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Impacts of selected stimulation patterns on the perception threshold in electrocutaneous stimulation

Bo Geng1*, Ken Yoshida12 and Winnie Jensen1

Author Affiliations

1 Center for Sensory-Motor Interaction, Department of Health Science and Technology, Aalborg University, Fredrik Bajers vej 7 D, Aalborg Øst, Denmark

2 Biomedical Engineering Department, Indiana University-Purdue University Indianapolis, 723 W. Michigan St, Indianapolis, USA

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Journal of NeuroEngineering and Rehabilitation 2011, 8:9  doi:10.1186/1743-0003-8-9

Published: 9 February 2011



Consistency is one of the most important concerns to convey stable artificially induced sensory feedback. However, the constancy of perceived sensations cannot be guaranteed, as the artificially evoked sensation is a function of the interaction of stimulation parameters. The hypothesis of this study is that the selected stimulation parameters in multi-electrode cutaneous stimulation have significant impacts on the perception threshold.


The investigated parameters included the stimulated location, the number of active electrodes, the number of pulses, and the interleaved time between a pair of electrodes. Biphasic, rectangular pulses were applied via five surface electrodes placed on the forearm of 12 healthy subjects.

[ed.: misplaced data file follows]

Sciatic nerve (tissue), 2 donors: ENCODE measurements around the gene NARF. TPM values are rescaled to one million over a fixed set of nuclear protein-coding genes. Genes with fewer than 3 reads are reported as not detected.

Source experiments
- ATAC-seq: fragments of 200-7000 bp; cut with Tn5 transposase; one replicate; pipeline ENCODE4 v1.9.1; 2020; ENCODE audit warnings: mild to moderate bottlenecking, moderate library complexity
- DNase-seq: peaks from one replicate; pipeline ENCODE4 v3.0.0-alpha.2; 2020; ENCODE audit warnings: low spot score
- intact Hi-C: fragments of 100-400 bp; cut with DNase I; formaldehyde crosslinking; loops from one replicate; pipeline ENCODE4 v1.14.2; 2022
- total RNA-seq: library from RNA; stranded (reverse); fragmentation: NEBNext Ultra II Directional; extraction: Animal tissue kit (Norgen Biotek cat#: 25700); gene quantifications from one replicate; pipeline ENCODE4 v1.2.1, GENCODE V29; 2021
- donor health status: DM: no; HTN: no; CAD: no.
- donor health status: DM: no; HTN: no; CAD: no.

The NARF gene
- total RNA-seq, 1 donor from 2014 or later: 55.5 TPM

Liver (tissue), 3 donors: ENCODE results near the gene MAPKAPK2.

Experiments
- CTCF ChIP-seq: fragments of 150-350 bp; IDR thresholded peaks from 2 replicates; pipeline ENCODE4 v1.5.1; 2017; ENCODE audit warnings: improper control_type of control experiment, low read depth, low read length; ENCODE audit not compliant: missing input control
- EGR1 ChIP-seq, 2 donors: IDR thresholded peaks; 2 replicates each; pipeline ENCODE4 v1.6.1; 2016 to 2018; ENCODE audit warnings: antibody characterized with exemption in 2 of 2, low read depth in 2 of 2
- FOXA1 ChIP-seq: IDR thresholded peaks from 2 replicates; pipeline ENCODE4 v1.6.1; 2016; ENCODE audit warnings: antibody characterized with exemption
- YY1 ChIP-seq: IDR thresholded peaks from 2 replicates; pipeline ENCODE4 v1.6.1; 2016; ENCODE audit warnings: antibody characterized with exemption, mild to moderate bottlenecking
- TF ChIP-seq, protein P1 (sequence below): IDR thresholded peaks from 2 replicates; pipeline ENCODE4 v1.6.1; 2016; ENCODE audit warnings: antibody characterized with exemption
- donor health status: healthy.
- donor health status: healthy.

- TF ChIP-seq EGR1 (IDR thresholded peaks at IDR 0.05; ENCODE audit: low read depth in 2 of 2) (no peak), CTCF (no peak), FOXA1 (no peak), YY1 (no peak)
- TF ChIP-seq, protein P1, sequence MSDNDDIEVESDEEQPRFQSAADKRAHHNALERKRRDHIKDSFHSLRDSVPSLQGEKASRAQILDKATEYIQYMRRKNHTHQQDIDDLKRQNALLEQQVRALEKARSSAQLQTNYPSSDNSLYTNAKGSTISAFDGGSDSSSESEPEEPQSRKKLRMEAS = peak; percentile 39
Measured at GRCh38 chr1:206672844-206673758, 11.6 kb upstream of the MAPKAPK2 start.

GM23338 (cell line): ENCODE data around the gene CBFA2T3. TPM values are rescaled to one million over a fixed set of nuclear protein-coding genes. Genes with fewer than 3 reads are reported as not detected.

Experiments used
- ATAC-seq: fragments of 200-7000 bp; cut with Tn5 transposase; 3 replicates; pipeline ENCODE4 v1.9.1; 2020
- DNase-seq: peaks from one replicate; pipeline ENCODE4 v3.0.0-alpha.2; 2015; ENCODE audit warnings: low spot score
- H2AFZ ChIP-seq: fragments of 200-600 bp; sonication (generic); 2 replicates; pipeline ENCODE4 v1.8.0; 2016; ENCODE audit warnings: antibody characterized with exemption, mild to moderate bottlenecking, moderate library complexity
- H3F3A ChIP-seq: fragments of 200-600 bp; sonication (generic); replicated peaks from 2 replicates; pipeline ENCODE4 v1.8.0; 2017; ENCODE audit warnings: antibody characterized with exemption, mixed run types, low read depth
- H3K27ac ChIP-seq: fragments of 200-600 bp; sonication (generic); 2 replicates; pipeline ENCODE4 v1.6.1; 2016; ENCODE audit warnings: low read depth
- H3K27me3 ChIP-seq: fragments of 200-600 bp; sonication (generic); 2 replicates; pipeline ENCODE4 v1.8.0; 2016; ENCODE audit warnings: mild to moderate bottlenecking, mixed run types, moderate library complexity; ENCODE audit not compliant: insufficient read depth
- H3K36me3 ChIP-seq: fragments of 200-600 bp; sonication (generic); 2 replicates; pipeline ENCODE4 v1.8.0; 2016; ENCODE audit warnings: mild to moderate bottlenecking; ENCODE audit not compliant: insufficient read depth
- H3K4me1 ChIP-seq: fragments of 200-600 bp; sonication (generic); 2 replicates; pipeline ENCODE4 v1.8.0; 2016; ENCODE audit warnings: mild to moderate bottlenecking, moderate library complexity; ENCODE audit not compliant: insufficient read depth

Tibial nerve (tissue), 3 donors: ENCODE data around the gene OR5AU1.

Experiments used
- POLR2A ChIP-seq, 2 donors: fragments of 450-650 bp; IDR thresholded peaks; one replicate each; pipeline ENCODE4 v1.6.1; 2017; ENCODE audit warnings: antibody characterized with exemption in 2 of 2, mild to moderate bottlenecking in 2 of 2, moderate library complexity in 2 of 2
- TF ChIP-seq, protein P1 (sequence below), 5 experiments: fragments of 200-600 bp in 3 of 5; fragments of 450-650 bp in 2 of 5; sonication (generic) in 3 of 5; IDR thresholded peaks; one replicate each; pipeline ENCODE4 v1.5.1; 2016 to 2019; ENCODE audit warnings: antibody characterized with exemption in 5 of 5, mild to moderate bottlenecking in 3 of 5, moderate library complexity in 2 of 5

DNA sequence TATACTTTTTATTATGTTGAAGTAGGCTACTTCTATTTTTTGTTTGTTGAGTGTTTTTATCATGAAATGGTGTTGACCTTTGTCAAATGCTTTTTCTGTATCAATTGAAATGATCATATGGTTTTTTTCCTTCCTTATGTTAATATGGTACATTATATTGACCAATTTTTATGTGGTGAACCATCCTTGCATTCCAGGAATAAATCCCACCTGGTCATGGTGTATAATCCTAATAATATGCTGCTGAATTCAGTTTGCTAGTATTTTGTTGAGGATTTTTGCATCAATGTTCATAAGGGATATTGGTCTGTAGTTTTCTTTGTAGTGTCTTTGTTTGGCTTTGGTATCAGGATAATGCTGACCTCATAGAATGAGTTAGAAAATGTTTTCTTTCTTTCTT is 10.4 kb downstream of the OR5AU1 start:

Our main findings were: 1) the perception thresholds at the five stimulated locations were significantly different (p < 0.0001), 2) dual-channel simultaneous stimulation lowered the perception thresholds and led to smaller variance in perception thresholds compared to single-channel stimulation, 3) the perception threshold was inversely related to the number of pulses, and 4) the perception threshold increased with increasing interleaved time when the interleaved time between two electrodes was below 500 μs.


To maintain a consistent perception threshold, our findings indicate that dual-channel simultaneous stimulation with at least five pulses should be used, and that the interleaved time between two electrodes should be longer than 500 μs. We believe that these findings have implications for design of reliable sensory feedback codes.